The CFG Advisory is proposing a resolution trust SPV backed by legislation, to operate within the current DMO act and framework; as a mechanism for the refinancing as opposed to the illegal securitization of the N23.7 trillion ways and means financing on the CBN balance sheet.
After informal consultation with key capital market operators, the senate and house leadership, concerned government agencies; our suggestions and recommendations on the way forward are detailed below. We welcome feedback and critique that can improve this submission and provide a sustainable resolution.
1. The CBN must as a matter of urgency, discontinue the ways and means financing. The N23.7 trillion outstanding balance is in violation of section 38 of the CBN act.
2. How does the FGN obtain N23 trillion Naira debt from the Nigerian capital markets, when the total current outstanding domestic debt of the FGN is N21 trillion Naira? Credit to the FGN last year increased by N11.3 trillion to N24.7 trillion, while credit to the private sector increased by N6.6 trillion to N42.2 trillion. In contrast, the total Money Supply as of January 2023 is N53 trillion. FGN’s outstanding ways and means debt is about half of the total money supply in the system. Combine this with the N21 Trillion outstanding public debt, we have a situation where the total public debt stock is about equal to the total money supply. The CFG Advisory therefore recommends as a first step, the need to create a secondary marketplace with liquidity and standby line from government, to create a special asset class to refinance the ways and means.
3. The DMO annual debt maturity profile and yearly fund-raising can’t cover the quantum of the outstanding ways and means. Money supply only increases by 5-6 Trillion Naira annually. The DMO has a critical role to play with this resolution, and our review of the DMO act suggests, there are statutes we can leverage to support our recommendations. The DMO act can be expanded to create a resolution trust vehicle for FGN/CBN similar to Amcon to ensure we stay within the tenants of the law. Consultations with both Senate and House leadership suggest favourable disposition to new legislation, but we also need to create the financing structure to support that legislation. We have developed 3 financial model options with varying maturity profiles, which we are willing to share with MOF/CBN and relevant agencies. After proper engagement and depending on the circumstances and political preferences a suitable model will be adopted.
4. The main issue now is the capacity the capital markets. The FGN is gradually crowding out the private sector. This is leading to the sluggish rate of GDP growth, and the ways and means putting upward pressure on inflation trajectory. A recent basket of goods and services we surveyed shows inflation closer to 30%. FGN borrowing is increasing at 75% while private sector is going up at only 25%. FGN is already sitting on about N15 trillion or about 30% of the N50 trillion bank deposits via the statutory CRR. The Banks also don’t lend all the deposits as they are active in trading treasury bills. 65% or N9.5 trillion of the N15 trillion pension funds are already invested in FGN securities. The insurance industry and other institutional investors at best have a capacity of N1.5 trillion, and we unfortunately cannot list FGN on the equity market to optimize the FGN’s capital structure.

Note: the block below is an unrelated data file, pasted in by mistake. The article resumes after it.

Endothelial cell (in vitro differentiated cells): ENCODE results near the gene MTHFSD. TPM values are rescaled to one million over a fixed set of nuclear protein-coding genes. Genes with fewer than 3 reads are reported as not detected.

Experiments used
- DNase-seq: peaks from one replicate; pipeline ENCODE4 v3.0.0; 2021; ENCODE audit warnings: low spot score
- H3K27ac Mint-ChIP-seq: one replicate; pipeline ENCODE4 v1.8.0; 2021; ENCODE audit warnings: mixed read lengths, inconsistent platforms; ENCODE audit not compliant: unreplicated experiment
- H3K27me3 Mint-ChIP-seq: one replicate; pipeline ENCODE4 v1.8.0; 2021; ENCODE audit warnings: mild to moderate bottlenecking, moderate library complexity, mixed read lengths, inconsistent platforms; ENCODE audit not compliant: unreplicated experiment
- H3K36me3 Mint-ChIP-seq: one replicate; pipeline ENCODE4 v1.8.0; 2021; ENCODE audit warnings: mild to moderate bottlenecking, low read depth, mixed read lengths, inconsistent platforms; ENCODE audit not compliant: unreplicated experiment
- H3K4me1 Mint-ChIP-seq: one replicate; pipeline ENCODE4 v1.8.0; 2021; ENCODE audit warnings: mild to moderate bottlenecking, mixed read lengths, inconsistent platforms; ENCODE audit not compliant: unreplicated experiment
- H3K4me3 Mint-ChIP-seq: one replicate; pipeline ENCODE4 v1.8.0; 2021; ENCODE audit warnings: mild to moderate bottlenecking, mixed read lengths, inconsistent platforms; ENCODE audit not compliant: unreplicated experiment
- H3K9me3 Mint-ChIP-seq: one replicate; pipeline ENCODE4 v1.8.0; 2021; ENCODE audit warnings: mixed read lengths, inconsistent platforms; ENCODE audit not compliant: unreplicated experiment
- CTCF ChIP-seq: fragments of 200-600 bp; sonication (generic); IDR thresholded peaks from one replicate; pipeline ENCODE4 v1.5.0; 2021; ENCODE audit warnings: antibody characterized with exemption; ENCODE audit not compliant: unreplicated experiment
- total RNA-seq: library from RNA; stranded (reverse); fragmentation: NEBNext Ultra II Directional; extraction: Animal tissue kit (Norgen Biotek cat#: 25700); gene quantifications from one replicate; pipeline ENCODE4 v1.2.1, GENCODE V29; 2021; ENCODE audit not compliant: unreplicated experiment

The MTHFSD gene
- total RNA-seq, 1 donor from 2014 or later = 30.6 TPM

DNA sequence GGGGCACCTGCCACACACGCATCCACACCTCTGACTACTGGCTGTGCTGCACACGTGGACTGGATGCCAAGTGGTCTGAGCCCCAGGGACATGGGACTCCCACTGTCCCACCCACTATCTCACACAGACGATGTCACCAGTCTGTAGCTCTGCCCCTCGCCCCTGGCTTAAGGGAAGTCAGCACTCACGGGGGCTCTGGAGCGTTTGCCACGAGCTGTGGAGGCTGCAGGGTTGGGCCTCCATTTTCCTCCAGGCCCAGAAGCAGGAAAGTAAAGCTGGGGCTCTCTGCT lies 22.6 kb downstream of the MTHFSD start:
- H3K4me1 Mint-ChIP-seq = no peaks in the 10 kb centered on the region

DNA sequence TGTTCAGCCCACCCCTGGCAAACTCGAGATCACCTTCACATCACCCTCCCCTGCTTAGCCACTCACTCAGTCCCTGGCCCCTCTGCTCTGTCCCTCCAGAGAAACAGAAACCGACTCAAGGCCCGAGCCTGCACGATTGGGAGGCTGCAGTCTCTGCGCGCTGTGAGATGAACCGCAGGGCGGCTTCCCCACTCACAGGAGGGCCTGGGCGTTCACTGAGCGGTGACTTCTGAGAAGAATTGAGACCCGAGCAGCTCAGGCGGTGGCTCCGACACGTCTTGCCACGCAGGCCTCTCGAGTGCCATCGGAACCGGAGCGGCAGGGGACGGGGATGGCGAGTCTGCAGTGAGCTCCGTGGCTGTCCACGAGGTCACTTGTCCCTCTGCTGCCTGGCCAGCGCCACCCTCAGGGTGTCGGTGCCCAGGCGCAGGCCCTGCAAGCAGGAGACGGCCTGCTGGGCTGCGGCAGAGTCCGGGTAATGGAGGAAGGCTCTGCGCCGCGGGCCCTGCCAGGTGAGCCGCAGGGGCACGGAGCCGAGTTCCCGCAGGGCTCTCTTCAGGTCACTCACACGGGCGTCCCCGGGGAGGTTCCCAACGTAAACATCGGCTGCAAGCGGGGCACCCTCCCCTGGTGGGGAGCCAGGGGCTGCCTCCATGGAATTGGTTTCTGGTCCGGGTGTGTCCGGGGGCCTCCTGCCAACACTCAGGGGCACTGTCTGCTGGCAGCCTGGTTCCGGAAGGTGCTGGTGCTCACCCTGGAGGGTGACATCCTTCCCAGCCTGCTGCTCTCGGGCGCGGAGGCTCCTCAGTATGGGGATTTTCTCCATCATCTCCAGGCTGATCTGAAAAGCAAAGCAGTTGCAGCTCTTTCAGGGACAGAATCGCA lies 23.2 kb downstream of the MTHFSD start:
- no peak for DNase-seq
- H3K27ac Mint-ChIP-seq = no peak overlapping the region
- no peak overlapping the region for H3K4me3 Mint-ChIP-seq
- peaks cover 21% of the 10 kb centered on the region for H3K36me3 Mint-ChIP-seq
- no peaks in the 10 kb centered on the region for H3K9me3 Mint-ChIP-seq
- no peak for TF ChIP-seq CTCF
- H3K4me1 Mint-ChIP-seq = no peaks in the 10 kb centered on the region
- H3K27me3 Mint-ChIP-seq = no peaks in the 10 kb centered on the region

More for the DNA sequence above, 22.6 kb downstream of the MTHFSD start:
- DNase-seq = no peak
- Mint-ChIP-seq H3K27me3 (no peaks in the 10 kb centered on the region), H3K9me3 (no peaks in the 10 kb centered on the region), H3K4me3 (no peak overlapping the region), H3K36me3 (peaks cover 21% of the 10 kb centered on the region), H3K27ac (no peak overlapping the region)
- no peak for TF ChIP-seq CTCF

5. The N23 trillion will overwhelm the entire Nigerian capital markets and therefore requires a structured and gradual fund-raising program, within a special purpose intervention vehicle.
6. The need for urgent structural reforms within the fiscal regime cannot be understated. The removal of subsidies will bring in US$10-15 Billion additional revenues annually and we need to step up the privatization and concessioning program, also right sizing government. This will significantly ease the pressure and improve government revenues and cashflows going forward.
7. The right policies will help improve the country perception and improve our sub optimal international bond ratings, which has increased the cost of borrowing. A good rating will help reduce our cost of borrowing, as our debt servicing costs now exceeded our revenues. The CBN MPR rate hikes to tame inflation might stifle growth as real rates in the system are still negative as a result of the inflation locust.
8. The CBN, DMO and Fiscal Responsibility acts are designed with circuit breakers to ensure financial stability. It is unfortunate that we find ourselves where we are but we need to strengthen and not break these laws. The Ukraine/Russia war provided an opportunity for a windfall for Nigeria. While other oil producers are enjoying massive surpluses, we are contending with deficits and a N23 trillion ways and means debt, we need to get off the CBNs balance sheet. If we do not stick to the guidelines of these laws, we can be headed towards Zimbabwe and Venezuela status.
9. In order to complete the clean-up of the CBN’s balance sheet, all the CBN intervention loans should go through a credit audit review. The CBN should make a provision for the bad loans and the good loans transferred to the Bank of Industry, Bank of Agriculture and The Development Bank of Nigeria. The CBN should shift its full attention back to monetary policy and banking supervision, with policies that will support sustainable economic growth and development.